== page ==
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Honestly? Not once in my youth did I ever aspire to be a writer. My passion was dancing, everything from tap, to jazz, to ballet. Particularly ballet. From the age of six until I was almost thirteen, I took lessons four days a week, sometimes two to three lessons a day. Add that to school, church choir and cheerleading practice, and my routine began to resemble a corporate mogul's hectic schedule. That routine began to take its toll not only on me, but on my mother as well – the designated chauffeur. Something had to give, so I chose to quit ballet despite the fact that I had been moved to the 'big girl's group' that year. But I'd been on pointe for two years, my feet hurt constantly, the work was tough and required a huge effort just to keep up with the three classes a week. At the time, that choice seemed like a no-brainer, yet when the year-end recital came around – an elaborate event held at a college campus – I regretted the decision. After my tap and jazz rehearsals were over, I sat in the auditorium and watched the production of an act from Swan Lake. Had I chosen to remain in ballet, I would have been on that stage, wearing those 'big girl' full-length tutus, sporting beautifully crafted make-up in the shape of swan's wings, and participating in the finale that always earned a standing ovation.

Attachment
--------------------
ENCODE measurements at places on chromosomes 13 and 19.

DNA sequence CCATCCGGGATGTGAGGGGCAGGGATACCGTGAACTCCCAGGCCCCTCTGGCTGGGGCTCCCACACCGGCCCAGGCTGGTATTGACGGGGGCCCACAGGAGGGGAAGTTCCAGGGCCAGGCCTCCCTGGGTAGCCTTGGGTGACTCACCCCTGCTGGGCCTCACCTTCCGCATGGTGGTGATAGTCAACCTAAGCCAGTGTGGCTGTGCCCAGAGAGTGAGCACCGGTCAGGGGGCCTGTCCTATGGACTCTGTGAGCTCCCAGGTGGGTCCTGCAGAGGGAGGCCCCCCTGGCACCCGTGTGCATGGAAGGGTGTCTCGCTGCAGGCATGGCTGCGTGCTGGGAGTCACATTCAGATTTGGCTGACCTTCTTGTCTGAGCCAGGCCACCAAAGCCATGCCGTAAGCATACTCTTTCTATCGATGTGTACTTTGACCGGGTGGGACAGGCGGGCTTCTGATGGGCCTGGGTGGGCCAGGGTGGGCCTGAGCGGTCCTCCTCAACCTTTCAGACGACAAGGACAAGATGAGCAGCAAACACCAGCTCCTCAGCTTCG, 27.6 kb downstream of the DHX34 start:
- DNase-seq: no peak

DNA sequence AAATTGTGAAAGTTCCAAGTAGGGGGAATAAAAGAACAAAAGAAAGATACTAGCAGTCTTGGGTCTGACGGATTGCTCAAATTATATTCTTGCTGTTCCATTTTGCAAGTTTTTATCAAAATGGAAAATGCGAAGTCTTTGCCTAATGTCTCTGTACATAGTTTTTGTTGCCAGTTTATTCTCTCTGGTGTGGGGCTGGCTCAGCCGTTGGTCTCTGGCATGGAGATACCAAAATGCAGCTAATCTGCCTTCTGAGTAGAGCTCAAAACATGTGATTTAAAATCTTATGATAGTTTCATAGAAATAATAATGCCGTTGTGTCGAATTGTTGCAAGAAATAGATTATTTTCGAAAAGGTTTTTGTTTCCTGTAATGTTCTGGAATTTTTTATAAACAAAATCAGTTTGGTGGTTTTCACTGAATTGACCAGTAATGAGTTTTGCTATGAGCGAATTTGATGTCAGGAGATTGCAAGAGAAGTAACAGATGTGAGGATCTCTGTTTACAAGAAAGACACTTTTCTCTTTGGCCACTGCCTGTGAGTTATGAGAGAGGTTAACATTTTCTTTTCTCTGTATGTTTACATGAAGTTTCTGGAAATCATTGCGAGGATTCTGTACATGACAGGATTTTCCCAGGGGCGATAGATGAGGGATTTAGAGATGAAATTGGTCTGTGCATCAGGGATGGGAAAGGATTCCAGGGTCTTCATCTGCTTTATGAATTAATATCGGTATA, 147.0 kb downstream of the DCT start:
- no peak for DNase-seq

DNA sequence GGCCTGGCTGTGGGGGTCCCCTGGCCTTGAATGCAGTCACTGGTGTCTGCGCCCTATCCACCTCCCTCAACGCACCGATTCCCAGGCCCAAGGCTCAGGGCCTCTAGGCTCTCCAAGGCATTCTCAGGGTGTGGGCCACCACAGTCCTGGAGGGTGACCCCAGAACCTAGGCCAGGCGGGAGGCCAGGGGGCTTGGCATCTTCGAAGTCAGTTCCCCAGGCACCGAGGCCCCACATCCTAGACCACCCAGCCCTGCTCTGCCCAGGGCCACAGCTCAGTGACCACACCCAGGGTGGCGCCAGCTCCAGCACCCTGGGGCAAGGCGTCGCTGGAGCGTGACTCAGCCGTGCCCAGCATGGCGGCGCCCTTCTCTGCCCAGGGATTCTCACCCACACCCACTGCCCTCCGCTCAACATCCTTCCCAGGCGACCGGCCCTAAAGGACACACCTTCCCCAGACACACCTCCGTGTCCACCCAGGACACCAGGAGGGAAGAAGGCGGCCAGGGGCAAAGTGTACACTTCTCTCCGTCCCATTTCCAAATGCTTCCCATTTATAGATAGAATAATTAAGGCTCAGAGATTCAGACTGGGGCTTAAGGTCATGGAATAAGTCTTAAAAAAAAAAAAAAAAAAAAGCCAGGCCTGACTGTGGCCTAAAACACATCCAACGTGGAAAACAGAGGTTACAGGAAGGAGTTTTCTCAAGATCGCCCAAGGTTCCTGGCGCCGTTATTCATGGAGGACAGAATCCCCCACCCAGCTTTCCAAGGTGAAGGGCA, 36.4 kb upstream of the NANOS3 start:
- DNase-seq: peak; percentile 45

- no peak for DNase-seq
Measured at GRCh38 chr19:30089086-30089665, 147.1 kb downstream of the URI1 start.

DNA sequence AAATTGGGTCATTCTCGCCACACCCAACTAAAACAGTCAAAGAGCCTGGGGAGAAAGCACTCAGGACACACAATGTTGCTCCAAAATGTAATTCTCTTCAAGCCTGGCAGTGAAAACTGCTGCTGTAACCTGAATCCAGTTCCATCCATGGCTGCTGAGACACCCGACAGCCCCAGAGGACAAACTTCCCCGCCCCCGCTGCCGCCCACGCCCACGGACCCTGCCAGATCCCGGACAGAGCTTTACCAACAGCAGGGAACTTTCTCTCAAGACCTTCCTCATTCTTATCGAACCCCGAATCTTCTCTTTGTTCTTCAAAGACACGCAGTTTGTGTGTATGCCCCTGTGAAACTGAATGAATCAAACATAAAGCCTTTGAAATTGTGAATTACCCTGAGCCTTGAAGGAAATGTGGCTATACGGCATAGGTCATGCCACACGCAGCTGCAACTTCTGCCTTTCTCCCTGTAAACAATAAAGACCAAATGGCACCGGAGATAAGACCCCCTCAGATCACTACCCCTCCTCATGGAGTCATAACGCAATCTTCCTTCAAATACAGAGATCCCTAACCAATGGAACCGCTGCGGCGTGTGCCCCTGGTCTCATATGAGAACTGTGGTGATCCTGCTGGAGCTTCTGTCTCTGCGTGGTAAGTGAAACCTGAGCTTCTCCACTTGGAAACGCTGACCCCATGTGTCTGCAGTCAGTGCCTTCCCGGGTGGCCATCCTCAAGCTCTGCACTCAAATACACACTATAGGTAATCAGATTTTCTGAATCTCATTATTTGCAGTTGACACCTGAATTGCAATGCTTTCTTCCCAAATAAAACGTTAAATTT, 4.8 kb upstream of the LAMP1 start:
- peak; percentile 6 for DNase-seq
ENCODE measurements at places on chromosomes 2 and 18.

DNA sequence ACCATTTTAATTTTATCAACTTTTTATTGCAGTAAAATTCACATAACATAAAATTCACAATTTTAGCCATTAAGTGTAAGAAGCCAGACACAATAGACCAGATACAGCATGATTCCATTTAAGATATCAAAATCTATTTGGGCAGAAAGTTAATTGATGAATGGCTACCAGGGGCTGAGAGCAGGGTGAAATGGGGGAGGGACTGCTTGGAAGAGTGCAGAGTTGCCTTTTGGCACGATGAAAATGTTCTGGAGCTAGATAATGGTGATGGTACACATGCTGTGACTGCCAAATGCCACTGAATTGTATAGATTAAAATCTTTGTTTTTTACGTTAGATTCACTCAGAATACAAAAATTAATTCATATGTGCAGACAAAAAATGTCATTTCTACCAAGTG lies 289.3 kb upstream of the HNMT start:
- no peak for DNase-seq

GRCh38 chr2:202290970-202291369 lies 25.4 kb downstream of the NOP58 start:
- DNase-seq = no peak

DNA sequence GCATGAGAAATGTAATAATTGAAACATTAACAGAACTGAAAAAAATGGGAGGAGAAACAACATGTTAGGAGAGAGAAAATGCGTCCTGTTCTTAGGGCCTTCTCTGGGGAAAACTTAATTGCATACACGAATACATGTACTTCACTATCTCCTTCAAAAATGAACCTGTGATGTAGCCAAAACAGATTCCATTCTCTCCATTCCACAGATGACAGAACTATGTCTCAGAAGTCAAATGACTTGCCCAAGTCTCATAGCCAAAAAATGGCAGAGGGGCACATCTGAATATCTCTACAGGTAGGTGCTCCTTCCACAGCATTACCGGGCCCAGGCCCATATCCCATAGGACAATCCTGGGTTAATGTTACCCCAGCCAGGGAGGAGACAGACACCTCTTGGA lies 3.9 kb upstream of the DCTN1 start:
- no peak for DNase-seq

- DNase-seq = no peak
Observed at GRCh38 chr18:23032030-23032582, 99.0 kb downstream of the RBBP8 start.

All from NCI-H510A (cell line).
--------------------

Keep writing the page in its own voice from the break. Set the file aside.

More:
I cried that day, and that night after the recital. I felt as if I'd given up too quickly on a dream, choosing instead to take the easy way out. The path of least resistance. Shortly thereafter, I gave up dancing altogether, although I thought about it often, and wondered…
Twenty-odd years later, I embarked on another venture that unbeknownst to me would become another dream – writing. At first it was simply a whim; I'd always been a voracious reader, I'd possessed an active imagination in childhood and I was relatively good in English. Of course, I could just sit down and magically come up with something brilliant, right? Up to that point, for the most part I'd been a stay-at-home mom, owned a small dress shop managed by someone else, had served on the PTA board and volunteered at a women's shelter. I needed something more challenging in my life, as if raising three children wasn't enough. And believe me, composing a full-length novel without really knowing what I was doing became very challenging. But this time, I didn't give up, even though the road to publication took me seven years, several manuscripts and numerous rejections before I finally sold my first book in 1999. Whenever I was tempted to throw in that proverbial towel, I relied on the memory of sitting in that auditorium all those years ago, filled with regret for what might have been.
Many years have passed since I started my first book (that has never sold nor never will), a wondrous journey that has seen its ups and downs, heartache and hardship, delights and disappointments. I am still amazed that people actually pay to read my stories. I am still in awe when I receive a letter or an email from an appreciative reader. And I still have stories to tell. I've sold over twenty five books to date, and I hope to sell at least twenty five more. But if I never see another one of my releases on the shelves, I have no regrets. I no longer cry over what might have been, but celebrate what is to come. I have fulfilled my dreams, and I plan to keep right on dreaming.
The Way We Were, While You Were Sleeping and Ever After